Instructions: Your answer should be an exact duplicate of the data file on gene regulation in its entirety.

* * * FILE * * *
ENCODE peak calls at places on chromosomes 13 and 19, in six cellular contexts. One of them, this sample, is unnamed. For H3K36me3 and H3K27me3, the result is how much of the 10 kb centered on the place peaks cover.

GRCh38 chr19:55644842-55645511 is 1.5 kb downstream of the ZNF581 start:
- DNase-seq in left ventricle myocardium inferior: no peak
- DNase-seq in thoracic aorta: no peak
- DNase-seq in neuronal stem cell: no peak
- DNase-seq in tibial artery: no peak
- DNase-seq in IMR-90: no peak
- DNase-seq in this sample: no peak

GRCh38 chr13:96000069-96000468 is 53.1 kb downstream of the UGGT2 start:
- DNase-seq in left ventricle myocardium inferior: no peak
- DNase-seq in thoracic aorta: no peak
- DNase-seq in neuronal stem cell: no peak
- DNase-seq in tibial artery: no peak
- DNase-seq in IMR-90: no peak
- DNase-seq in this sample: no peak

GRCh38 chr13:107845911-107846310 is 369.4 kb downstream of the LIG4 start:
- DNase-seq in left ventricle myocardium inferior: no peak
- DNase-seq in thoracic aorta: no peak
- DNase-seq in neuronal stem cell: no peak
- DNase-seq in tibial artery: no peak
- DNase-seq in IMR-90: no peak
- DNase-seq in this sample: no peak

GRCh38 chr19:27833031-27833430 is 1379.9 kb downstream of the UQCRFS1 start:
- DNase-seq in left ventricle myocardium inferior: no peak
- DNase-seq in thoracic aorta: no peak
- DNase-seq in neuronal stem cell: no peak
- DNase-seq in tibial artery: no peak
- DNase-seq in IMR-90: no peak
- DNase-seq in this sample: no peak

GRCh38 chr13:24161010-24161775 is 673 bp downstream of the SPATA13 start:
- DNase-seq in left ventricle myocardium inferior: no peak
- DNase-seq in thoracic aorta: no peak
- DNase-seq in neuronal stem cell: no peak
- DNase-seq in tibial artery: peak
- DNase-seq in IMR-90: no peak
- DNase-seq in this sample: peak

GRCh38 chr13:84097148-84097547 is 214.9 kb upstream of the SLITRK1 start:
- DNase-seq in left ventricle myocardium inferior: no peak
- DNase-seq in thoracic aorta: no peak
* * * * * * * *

ENCODE peak calls at places on chromosomes 13 and 19, in six cellular contexts. One of them, this sample, is unnamed. For H3K36me3 and H3K27me3, the result is how much of the 10 kb centered on the place peaks cover.

GRCh38 chr19:55644842-55645511 is 1.5 kb downstream of the ZNF581 start:
- DNase-seq in left ventricle myocardium inferior: no peak
- DNase-seq in thoracic aorta: no peak
- DNase-seq in neuronal stem cell: no peak
- DNase-seq in tibial artery: no peak
- DNase-seq in IMR-90: no peak
- DNase-seq in this sample: no peak

GRCh38 chr13:96000069-96000468 is 53.1 kb downstream of the UGGT2 start:
- DNase-seq in left ventricle myocardium inferior: no peak
- DNase-seq in thoracic aorta: no peak
- DNase-seq in neuronal stem cell: no peak
- DNase-seq in tibial artery: no peak
- DNase-seq in IMR-90: no peak
- DNase-seq in this sample: no peak

GRCh38 chr13:107845911-107846310 is 369.4 kb downstream of the LIG4 start:
- DNase-seq in left ventricle myocardium inferior: no peak
- DNase-seq in thoracic aorta: no peak
- DNase-seq in neuronal stem cell: no peak
- DNase-seq in tibial artery: no peak
- DNase-seq in IMR-90: no peak
- DNase-seq in this sample: no peak

GRCh38 chr19:27833031-27833430 is 1379.9 kb downstream of the UQCRFS1 start:
- DNase-seq in left ventricle myocardium inferior: no peak
- DNase-seq in thoracic aorta: no peak
- DNase-seq in neuronal stem cell: no peak
- DNase-seq in tibial artery: no peak
- DNase-seq in IMR-90: no peak
- DNase-seq in this sample: no peak

GRCh38 chr13:24161010-24161775 is 673 bp downstream of the SPATA13 start:
- DNase-seq in left ventricle myocardium inferior: no peak
- DNase-seq in thoracic aorta: no peak
- DNase-seq in neuronal stem cell: no peak
- DNase-seq in tibial artery: peak
- DNase-seq in IMR-90: no peak
- DNase-seq in this sample: peak

GRCh38 chr13:84097148-84097547 is 214.9 kb upstream of the SLITRK1 start:
- DNase-seq in left ventricle myocardium inferior: no peak
- DNase-seq in thoracic aorta: no peak